Whaleships in the Arctic - Unknown artist (after John Ward) (c.1850)
oil on canvas, 38 x 55 cm

If the group of pictures after John Ward are correctly dated around 1850, it suggests that the painter’s work had become popular again in the wake of his death in 1849, perhaps following an exhibition of his work in Hull, or else revealing a subsequent artist who saw a canny opportunity to capitalise on Ward’s demise, following his retirement in 1843. The canvas, however, also recalls two further sources, especially in the near monochrome palette and the spiky forms of the enormous, ship-dwarfing icebergs.

Figure 1

Fig. 1: A Passage through the Ice

Figure 2

Fig. 2: On the Way to the Weddell Sea

These were the engravings A Passage through the Ice from John Ross’s A Voyage of Discovery of 1819, and On the Way to the Weddell Sea from James Weddell’s A Voyage Towards the South Pole of 1825. Ross was closely associated with the Hull fishery, as he had been rescued by a Hull whaler, the Isabella, in 1833 from Lancaster Sound, having been missing, presumed dead, in the Arctic, for four winters. The picture itself depicts two whale ships, in starboard and port views, in the distance and mid-ground respectively, with a pair of whaleboats in the mid-foreground, and a pair of whalers, with guns, hunting on the ice in the immediate foreground. The picture is unusual in emphasising the icebergs as much as the ships, and bucks the convention of a low horizon, and minimal landscape features upon it, to emphasise the portrait of the named ship. In addition, our artist is less concerned with the depictions of specific Arctic fauna. Here, the emphasis is upon the sublime Romantic landscape.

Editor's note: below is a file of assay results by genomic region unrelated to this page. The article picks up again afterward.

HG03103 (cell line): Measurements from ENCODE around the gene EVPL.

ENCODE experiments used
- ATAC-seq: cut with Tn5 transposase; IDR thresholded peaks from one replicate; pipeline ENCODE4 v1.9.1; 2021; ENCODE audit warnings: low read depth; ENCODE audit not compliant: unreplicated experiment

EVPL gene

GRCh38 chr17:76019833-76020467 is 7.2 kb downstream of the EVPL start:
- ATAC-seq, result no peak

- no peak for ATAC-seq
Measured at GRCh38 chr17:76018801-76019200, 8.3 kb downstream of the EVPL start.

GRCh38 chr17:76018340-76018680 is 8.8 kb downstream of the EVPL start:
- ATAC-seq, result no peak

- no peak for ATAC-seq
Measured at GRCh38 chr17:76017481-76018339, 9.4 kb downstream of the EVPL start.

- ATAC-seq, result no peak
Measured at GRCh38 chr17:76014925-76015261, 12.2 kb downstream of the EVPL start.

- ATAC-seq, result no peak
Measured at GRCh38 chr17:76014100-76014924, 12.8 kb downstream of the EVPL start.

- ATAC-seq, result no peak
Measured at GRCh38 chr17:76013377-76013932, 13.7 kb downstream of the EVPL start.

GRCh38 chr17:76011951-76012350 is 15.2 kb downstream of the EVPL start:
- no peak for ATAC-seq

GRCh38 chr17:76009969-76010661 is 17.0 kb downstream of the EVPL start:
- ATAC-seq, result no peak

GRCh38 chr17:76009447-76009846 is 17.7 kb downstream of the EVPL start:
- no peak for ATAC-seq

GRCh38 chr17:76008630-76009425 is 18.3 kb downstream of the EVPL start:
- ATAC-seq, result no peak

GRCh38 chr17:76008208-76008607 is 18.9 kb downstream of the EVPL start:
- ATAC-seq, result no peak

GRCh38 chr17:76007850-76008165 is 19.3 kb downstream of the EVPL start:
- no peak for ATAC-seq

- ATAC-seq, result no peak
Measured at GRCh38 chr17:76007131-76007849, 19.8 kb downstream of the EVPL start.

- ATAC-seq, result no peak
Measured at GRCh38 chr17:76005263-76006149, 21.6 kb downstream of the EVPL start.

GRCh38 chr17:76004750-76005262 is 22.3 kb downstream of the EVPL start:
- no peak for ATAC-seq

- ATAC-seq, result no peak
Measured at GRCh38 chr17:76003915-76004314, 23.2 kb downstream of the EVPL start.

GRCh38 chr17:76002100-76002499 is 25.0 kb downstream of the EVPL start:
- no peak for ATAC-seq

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Credit: Images are courtesy of the Hull Maritime Museum